Genizah Burial Teaches Respect for Jewish Tradition
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Genizah Burial Teaches Respect for Jewish Tradition

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Some old, close friends of a Massachusetts synagogue’s members were recently laid to rest after they imparted their wisdom to youngsters in the congregation one final time.

Dozens of tattered prayer books and other sacred objects were buried in a plain pine casket at the Sharey Tefilah Cemetery in West Roxbury, Mass., during the fist genizah-burial service in the history of Temple Beth Avodah in Newton, Mass.

The synagogue conducted the service to show children Jewish funeral rituals in a non-threatening setting, as well as to discard its unusable sacred objects properly.

About 150 congregants attended.

“They eulogized, in a sense, the contents of the casket,” Rabbi Robert Miller said.

“In our tradition,” Miller said during the service, “every single letter is `kadosh,’ sacred.”

A “genizah” is a collection site where old tattered prayer books and other ritual objects containing God’s name are kept when they become unusable for normal rituals.

Traditionally, genizot were rooms attached to synagogues. During wars and periods of forced conversion. Jews often hid their sacred objects in caves or tombs to preserve them.

The Cairo genizah, where many documents on such topics as the history of the Jews of Israel and Egypt from the period between the Islamic conquests and the First Crusade were stored, is among the most famous genizot in the world.

Miller began the service by discussing the objects’ sacred nature and the reasons for placing them in genizot. The congregation then read a responsive reading from a portion of its prayer book that deals with the Torah and revelation.

Miller said he chose the passage, usually read on Shavuot, because “I thought it would be appropriate.”

The first item placed by Miller into the plain pine casket was a prayer book printed in Poland in 1851. The book was published “especially for the three festivals, in Hebrew and in Yiddish.”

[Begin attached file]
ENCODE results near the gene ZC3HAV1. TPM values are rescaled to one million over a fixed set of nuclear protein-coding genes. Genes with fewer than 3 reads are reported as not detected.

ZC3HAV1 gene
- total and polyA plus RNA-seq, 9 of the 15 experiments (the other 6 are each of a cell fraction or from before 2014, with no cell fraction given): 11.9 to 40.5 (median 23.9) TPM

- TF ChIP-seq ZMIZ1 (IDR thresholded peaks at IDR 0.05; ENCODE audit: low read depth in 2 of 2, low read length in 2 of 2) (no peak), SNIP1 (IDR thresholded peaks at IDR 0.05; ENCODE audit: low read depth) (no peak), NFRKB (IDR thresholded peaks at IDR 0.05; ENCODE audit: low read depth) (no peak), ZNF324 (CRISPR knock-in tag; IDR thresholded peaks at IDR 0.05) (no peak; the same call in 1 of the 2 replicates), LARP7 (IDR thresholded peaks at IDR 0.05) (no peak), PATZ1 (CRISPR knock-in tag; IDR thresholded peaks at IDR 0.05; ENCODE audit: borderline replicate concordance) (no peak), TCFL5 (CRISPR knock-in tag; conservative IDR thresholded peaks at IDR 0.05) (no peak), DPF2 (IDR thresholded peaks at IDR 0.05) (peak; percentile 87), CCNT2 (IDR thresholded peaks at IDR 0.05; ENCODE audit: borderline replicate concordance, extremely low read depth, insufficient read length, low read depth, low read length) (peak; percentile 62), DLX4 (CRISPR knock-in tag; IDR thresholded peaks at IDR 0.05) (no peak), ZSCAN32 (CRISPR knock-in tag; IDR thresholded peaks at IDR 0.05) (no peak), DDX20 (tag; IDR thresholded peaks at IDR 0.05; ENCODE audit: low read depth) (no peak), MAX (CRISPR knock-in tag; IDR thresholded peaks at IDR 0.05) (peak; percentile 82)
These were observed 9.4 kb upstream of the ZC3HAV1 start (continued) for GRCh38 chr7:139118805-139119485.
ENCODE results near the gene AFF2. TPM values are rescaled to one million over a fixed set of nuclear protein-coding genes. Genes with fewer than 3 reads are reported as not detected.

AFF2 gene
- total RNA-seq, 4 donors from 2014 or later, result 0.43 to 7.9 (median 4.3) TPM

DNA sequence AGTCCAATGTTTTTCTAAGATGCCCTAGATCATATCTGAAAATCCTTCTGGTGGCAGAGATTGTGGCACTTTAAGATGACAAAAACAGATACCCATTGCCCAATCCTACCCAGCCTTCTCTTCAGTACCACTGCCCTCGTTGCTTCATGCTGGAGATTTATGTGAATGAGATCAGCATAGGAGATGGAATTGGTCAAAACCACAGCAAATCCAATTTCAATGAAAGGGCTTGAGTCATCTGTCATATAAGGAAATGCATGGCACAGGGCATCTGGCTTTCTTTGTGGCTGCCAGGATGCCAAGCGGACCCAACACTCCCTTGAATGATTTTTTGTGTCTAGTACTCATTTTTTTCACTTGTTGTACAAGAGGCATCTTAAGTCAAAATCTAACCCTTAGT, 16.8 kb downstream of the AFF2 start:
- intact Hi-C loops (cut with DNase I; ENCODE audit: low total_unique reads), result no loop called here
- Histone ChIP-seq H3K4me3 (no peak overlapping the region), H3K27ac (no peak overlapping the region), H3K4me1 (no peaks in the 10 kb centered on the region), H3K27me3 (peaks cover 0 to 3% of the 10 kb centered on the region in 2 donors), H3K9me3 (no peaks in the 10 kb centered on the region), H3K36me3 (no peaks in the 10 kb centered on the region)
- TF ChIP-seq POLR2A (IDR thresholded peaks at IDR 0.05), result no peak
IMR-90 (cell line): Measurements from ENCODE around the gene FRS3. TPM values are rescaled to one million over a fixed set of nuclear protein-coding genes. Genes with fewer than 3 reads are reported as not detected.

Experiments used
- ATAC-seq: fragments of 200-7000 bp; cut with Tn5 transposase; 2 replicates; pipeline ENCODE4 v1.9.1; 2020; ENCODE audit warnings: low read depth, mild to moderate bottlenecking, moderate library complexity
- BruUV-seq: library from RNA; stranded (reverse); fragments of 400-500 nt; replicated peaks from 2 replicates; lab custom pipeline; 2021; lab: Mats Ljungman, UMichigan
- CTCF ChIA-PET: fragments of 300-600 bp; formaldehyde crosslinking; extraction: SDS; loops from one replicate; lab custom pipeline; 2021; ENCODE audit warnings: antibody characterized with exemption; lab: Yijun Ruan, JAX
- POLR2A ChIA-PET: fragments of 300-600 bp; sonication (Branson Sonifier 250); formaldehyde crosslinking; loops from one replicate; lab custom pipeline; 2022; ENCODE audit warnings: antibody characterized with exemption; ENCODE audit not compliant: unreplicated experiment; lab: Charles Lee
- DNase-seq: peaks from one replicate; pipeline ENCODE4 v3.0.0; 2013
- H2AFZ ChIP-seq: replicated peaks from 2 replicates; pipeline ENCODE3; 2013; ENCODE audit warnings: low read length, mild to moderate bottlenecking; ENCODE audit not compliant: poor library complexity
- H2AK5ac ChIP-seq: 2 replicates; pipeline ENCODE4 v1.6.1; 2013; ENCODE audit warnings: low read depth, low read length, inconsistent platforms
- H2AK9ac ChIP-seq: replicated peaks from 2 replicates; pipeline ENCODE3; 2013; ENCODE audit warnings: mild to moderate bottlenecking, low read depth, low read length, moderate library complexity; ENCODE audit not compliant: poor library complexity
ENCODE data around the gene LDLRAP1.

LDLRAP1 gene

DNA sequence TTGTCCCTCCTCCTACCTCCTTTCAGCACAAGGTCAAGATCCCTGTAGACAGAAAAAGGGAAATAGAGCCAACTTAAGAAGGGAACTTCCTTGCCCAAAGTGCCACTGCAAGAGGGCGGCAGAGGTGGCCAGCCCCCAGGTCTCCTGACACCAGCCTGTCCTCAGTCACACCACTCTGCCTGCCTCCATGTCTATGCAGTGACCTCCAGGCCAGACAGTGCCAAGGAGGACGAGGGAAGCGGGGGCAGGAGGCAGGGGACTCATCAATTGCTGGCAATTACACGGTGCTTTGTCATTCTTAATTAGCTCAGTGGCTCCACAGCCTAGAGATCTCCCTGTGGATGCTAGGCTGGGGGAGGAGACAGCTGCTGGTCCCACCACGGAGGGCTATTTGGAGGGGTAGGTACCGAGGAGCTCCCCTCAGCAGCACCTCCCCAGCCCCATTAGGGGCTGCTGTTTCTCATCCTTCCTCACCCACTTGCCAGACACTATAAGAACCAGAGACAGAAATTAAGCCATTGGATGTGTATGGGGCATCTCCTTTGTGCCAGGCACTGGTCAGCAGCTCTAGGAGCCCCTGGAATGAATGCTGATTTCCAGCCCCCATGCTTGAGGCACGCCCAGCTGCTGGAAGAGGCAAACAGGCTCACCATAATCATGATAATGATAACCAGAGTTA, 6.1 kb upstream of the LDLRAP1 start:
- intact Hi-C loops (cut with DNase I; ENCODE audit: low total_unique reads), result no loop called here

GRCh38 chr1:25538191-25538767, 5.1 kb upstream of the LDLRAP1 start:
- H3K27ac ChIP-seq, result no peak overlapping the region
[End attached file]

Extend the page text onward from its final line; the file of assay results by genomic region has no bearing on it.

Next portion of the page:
Miller also left an 8-year-old prayer book that someone defaced in the casket.

“It can no longer be restored,” Miller said. “It has served us well.”

After congregants loaded the casket with their sacred items, it was carried to a hearse parked outside. In what resembled a funeral procession, many congregants followed the hearse to the cemetery.

“They are to be shown the same respect and same reverence as a deceased person,” Miller said of the sacred objects.

Miller continued the service at the cemetery, where children circled the gravesite and put dirt on the casket.

It was the fist genizah-burial service conducted there in at least 27 years, said Kenneth Lassman, operations manager of the Stanetsky-Hymanson Memorial Chapels in Brookline, Mass.

“I don’t think anyone else around here has done one,” said Lassman, who provided the casket.

Normally, synagogues bring their unusable sacred items to the cemeteries without holding the burial service, he added. Cemetery workers then put these items in the new graves.

Lassman said he proposed doing the service after Miller told him about the synagogue’s large collection of tattered sacred objects. Lassman has helped children understand Jewish funeral ritual for 25 years and thought the genizah- burial service would be educational for Temple Beth Avodah’s youngsters.

“It’s not going to be as awesome and as frightening for them now,” Miller said, “because they’ve been through it.”

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